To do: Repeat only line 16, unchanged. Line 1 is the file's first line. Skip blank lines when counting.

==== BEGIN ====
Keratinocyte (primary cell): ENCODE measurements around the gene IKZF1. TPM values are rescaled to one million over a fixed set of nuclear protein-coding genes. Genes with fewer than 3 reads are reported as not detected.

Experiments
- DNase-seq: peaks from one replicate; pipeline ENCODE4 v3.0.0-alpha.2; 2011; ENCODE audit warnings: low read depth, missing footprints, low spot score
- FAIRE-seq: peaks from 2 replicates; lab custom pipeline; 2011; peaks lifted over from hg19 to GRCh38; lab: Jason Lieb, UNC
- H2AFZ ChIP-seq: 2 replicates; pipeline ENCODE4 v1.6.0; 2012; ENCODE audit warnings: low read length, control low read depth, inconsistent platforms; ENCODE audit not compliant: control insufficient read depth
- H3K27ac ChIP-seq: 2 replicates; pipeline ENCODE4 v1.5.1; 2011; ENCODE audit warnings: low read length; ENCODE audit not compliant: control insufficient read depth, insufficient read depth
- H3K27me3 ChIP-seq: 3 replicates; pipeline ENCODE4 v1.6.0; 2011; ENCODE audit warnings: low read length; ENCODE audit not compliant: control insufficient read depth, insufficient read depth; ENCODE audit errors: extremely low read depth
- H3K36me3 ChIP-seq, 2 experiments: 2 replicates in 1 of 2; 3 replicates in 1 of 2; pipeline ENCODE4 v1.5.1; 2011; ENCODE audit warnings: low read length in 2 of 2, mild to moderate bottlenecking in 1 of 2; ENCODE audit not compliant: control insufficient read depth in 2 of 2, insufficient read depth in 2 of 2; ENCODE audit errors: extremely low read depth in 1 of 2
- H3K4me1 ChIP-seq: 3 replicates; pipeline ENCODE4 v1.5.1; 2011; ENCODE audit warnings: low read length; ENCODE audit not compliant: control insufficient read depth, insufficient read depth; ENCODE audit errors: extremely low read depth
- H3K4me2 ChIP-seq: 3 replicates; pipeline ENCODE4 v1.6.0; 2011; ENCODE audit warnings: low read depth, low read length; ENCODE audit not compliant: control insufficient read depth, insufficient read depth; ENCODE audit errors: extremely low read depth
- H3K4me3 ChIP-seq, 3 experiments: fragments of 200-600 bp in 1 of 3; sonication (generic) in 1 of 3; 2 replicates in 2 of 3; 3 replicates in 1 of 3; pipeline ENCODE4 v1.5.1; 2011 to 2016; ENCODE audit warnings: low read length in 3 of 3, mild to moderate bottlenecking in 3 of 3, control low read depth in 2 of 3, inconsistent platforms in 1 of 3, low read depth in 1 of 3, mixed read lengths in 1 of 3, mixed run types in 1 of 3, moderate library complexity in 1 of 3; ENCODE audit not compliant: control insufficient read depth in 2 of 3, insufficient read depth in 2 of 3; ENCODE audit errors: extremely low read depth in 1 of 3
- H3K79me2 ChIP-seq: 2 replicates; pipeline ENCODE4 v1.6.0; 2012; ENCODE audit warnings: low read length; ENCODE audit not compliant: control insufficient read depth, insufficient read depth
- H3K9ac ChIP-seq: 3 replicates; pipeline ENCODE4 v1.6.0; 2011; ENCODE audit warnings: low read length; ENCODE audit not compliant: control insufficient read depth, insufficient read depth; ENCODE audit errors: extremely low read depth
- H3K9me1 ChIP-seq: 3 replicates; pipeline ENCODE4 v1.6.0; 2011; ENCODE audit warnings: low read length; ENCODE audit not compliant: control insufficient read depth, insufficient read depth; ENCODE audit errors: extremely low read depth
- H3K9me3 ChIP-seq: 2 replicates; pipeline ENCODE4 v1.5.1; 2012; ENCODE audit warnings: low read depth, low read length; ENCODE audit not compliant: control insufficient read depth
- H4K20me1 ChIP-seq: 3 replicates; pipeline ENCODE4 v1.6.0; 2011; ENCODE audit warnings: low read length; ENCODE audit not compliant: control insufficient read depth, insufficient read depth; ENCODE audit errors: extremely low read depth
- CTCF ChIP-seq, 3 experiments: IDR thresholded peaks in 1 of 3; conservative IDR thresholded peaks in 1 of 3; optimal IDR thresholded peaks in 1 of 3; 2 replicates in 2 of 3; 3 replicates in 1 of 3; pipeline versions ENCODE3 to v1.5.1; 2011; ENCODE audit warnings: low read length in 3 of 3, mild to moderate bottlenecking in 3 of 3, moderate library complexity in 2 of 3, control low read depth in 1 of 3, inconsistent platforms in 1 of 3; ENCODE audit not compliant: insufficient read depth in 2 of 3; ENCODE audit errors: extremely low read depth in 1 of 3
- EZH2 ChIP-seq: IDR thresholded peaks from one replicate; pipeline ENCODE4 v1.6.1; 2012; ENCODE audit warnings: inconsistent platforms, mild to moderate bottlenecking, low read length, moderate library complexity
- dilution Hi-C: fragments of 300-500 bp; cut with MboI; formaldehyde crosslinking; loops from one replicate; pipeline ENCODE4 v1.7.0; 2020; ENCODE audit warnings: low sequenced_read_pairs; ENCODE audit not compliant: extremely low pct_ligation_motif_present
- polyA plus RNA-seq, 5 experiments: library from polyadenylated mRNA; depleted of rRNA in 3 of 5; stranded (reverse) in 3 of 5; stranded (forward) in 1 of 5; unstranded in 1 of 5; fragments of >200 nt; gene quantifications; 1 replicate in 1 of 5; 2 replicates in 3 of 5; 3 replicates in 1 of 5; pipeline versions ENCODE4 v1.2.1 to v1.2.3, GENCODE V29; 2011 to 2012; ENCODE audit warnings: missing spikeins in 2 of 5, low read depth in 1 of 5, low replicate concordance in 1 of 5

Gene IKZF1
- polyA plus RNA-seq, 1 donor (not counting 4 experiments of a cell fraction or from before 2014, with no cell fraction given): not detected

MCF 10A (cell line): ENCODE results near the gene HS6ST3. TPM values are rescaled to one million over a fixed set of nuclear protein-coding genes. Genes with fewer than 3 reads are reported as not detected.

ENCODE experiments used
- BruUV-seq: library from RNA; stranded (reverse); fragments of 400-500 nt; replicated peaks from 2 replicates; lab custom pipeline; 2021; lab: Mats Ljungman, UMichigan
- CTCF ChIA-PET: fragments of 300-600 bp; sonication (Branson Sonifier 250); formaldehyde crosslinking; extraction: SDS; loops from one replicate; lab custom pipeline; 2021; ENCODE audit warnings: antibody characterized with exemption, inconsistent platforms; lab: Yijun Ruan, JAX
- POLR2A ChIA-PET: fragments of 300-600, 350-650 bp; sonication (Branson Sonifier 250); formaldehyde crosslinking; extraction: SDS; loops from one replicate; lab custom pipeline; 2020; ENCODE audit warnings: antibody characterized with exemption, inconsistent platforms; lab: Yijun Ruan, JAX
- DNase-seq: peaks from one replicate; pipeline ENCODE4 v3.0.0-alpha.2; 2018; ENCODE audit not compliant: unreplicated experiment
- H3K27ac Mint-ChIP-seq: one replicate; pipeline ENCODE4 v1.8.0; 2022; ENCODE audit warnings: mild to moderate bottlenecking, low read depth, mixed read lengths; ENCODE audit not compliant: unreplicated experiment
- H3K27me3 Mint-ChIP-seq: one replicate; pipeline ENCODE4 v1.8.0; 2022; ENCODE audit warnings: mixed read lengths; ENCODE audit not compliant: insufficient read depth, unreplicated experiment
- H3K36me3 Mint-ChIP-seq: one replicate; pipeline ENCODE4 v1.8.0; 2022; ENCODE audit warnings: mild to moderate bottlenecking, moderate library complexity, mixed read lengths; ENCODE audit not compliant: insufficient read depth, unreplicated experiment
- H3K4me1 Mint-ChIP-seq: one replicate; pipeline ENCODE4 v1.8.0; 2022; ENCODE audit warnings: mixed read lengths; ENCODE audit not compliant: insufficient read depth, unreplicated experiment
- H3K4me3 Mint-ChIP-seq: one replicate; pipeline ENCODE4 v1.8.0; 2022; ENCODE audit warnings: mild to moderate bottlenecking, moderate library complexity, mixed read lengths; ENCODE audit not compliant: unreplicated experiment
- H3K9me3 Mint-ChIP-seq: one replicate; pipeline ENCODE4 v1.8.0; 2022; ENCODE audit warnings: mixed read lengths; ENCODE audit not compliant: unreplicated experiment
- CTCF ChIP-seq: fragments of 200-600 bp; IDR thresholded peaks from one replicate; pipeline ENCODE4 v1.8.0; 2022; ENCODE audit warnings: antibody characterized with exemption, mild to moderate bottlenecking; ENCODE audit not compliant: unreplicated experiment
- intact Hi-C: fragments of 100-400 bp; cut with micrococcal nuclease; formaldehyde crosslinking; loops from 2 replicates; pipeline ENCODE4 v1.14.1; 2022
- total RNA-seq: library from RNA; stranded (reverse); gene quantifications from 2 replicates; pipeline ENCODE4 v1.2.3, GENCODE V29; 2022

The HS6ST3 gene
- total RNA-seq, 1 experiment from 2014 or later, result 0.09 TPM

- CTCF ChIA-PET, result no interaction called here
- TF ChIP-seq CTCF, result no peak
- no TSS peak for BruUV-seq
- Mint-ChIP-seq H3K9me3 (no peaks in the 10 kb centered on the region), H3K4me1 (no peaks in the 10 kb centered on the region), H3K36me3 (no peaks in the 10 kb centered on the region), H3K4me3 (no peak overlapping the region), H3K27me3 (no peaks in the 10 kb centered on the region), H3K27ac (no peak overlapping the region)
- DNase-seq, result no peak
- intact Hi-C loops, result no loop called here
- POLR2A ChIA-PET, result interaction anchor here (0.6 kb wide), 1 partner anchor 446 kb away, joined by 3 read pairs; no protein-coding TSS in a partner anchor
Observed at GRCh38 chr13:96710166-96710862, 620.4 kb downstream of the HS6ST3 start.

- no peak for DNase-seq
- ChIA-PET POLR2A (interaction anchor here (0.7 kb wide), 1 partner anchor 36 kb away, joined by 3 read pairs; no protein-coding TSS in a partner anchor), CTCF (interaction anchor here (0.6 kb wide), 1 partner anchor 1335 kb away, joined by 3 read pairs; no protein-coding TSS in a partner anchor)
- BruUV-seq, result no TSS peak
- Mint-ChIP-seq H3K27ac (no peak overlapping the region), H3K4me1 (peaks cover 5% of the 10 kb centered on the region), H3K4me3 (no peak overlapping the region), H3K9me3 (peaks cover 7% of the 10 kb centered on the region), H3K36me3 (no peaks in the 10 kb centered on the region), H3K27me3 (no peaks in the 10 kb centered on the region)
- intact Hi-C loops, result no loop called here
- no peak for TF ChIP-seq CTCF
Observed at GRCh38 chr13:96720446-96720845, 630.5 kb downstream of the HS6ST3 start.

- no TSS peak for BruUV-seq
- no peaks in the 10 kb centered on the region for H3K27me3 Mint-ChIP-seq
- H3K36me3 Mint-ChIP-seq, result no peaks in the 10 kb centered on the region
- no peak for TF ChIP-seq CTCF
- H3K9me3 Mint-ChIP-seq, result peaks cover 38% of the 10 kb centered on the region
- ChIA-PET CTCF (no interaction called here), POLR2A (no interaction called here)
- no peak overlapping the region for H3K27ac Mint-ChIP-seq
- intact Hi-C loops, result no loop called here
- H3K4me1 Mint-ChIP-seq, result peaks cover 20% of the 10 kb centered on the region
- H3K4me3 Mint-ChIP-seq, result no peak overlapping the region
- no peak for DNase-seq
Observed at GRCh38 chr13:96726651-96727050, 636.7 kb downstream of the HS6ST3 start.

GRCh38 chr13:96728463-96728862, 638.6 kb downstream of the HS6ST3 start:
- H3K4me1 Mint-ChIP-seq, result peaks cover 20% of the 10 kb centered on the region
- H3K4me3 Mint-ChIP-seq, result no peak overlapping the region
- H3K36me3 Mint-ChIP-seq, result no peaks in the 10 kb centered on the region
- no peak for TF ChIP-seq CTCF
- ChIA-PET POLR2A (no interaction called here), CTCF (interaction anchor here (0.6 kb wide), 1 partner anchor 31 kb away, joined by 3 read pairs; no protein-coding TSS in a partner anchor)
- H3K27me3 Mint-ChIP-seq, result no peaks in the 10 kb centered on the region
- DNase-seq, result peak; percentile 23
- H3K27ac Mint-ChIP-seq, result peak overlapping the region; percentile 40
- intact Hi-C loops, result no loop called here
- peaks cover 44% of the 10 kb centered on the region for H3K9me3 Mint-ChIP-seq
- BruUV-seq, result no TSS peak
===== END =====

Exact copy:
- H4K20me1 ChIP-seq: 3 replicates; pipeline ENCODE4 v1.6.0; 2011; ENCODE audit warnings: low read length; ENCODE audit not compliant: control insufficient read depth, insufficient read depth; ENCODE audit errors: extremely low read depth